Is it odd that we seem to have more vocabulary for what is uncomfortable or doesn’t work? And how does this tendency influence our experience of life?

We are more used to feel the uncomfortable

What I have observed time and again in my work with clients is that most people are quite apt at describing what they don’t like and what feels uncomfortable in the body. 

But when it comes to having words for the state when the tension or pain is gone, they struggle.

Many say: “I don’t feel anything.”

When I ask: ‘What do you feel?’

They say: ‘nothing.’

Or their attention moves on to the next tense and uncomfortable sensation in the body, which they then happily describe.

At the same time all of us strive to be and feel well.

It’s almost as if we’re not used to feeling the bits that feel good. As much as we have learned to reduce or cut off sensations that the mind judgees as bad or negative, we often are also unable to feel the goodness.

From bad to what?

When you keep your attention with an area after the tension or pain is gone, something else emerges. Maybe it’s a sense of lightness, or tingling, or you have more space to breathe. Maybe you feel more softness.

Keeping your attention on an area after the tension subside or shifts, strengthens your ability and – felt and verbal – vocabulary for positive sensations.

Building your capacity to feel well

Paying attention and sensing when you feel well matters. It builds your capacity to experience what’s good and comfortable in your life. Finding your vocabulary to describe how ‘good’ feels is another step towards reconnecting body and mind.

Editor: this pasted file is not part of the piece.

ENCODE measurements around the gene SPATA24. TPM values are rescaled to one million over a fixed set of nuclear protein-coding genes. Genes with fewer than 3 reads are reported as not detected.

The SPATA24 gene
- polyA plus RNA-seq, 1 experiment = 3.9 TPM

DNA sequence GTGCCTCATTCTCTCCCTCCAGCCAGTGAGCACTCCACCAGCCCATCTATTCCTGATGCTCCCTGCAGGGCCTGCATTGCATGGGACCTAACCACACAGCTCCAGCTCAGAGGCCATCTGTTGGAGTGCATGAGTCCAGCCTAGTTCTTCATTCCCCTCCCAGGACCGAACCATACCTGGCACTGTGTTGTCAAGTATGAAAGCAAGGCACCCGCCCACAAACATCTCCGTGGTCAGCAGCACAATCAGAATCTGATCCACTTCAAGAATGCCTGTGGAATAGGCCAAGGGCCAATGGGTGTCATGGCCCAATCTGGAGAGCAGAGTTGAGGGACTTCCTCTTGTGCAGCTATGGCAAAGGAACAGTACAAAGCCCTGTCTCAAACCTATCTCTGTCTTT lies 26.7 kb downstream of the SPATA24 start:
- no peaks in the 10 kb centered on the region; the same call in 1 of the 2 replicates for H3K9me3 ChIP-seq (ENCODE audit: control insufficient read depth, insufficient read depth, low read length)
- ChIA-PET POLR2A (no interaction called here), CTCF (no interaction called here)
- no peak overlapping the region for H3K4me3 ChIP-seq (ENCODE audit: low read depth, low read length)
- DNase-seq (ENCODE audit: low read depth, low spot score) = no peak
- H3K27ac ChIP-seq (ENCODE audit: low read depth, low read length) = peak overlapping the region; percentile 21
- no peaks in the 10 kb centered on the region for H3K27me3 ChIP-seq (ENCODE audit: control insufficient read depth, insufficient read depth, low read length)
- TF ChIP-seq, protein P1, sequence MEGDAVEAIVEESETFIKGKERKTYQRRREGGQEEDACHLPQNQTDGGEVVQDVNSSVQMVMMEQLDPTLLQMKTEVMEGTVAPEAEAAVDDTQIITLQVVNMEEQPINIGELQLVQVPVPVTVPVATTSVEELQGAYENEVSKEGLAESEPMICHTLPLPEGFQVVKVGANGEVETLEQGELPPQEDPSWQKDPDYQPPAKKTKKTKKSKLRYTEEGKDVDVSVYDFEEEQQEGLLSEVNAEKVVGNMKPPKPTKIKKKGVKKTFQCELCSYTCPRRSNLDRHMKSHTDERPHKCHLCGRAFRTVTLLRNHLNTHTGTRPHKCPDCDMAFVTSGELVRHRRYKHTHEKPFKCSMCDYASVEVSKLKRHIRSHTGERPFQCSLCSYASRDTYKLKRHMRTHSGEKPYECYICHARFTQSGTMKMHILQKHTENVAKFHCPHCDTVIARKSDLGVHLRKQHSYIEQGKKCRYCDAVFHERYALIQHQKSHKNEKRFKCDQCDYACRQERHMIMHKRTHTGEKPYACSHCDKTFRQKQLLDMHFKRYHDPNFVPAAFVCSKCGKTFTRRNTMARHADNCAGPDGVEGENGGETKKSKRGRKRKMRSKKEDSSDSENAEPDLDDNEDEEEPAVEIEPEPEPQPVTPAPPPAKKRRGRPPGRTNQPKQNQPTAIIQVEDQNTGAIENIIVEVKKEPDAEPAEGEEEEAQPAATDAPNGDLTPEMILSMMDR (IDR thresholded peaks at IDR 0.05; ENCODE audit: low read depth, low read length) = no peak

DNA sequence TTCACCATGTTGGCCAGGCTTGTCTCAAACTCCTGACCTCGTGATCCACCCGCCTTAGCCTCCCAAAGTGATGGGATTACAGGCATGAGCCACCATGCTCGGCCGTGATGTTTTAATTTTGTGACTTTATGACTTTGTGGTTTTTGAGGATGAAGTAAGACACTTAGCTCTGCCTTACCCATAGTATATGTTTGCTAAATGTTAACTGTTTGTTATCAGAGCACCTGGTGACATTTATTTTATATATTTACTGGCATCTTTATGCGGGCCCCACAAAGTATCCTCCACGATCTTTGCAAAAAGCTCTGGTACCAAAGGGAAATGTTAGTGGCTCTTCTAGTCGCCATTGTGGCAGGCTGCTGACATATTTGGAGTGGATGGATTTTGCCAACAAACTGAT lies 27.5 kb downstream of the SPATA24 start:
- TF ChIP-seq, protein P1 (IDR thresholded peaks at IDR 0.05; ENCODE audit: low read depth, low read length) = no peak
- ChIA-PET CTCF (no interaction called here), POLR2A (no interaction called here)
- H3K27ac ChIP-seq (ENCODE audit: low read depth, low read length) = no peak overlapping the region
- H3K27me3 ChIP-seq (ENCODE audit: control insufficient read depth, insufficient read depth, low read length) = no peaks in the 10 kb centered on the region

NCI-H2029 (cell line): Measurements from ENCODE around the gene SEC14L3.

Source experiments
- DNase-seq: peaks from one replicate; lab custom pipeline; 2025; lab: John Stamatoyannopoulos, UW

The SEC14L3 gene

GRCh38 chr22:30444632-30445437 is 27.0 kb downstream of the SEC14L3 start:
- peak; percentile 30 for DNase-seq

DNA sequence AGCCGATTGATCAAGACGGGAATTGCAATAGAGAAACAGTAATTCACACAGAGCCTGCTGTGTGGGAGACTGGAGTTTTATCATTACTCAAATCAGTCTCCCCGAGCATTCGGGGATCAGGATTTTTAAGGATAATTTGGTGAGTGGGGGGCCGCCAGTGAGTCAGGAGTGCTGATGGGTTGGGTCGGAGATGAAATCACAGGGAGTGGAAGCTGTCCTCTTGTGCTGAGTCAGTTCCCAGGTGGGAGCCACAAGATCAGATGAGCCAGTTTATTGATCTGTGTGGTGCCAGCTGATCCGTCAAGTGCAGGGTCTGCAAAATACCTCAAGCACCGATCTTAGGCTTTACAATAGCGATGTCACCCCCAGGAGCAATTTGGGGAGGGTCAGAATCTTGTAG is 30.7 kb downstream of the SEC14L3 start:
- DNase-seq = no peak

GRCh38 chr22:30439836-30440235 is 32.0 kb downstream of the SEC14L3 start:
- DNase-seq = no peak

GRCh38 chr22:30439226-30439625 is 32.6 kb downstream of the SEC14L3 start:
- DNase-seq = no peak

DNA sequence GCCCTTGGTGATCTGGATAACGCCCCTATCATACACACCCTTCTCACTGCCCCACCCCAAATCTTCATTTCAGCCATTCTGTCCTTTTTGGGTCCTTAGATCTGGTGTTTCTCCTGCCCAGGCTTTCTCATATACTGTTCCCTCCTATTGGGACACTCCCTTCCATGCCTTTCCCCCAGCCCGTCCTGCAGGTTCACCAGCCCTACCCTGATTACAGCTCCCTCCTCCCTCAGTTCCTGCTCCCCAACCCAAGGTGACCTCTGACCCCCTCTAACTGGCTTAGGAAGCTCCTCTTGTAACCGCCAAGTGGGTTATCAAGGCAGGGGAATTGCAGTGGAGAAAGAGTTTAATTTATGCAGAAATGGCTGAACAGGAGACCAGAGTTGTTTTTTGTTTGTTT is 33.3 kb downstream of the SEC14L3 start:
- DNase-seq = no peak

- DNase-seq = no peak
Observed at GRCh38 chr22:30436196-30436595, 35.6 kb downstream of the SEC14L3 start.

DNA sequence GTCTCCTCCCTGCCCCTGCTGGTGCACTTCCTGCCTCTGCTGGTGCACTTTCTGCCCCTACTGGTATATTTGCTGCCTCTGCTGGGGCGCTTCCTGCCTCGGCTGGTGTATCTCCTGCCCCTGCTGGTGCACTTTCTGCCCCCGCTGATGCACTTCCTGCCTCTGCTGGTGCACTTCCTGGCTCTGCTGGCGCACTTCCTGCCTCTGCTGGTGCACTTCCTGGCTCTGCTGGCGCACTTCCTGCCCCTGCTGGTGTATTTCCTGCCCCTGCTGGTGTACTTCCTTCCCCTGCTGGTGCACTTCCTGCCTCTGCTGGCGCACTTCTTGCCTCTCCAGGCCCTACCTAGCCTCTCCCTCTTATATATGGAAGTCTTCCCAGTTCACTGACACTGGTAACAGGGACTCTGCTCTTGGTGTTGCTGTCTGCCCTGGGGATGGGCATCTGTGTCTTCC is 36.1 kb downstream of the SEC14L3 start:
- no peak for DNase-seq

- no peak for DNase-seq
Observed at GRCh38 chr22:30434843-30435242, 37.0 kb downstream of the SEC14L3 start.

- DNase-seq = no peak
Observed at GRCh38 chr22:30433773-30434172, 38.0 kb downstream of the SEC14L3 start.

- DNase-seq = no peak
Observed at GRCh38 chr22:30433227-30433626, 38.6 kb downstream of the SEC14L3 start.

Embodied Practice: Ask your body

How do you know that you’ve had a good day?

  • How do you feel in the evening after a good day?
  • What sensations do you notice in the body?
  • Where in the body to do you feel well?
  • How much space do you have in your chest?
  • How easy is your breathing?
  • How much headspace do you have?

If you want some support in building your body attention, awawreness and capacity to feel also the good bits, you can always book a one-to-one session with me. 😉


  1. Ray

    Thank you Daniela,

    I like the idea if getting into this frame of thinking. Not only is this a healthy way to approach our own bodily care, but I think this kind of awareness can help anyone begin to approach every day moments with a sense of optimism and positivity.

  2. Naomi Fein

    Lovely post Daniela. Such a good point.


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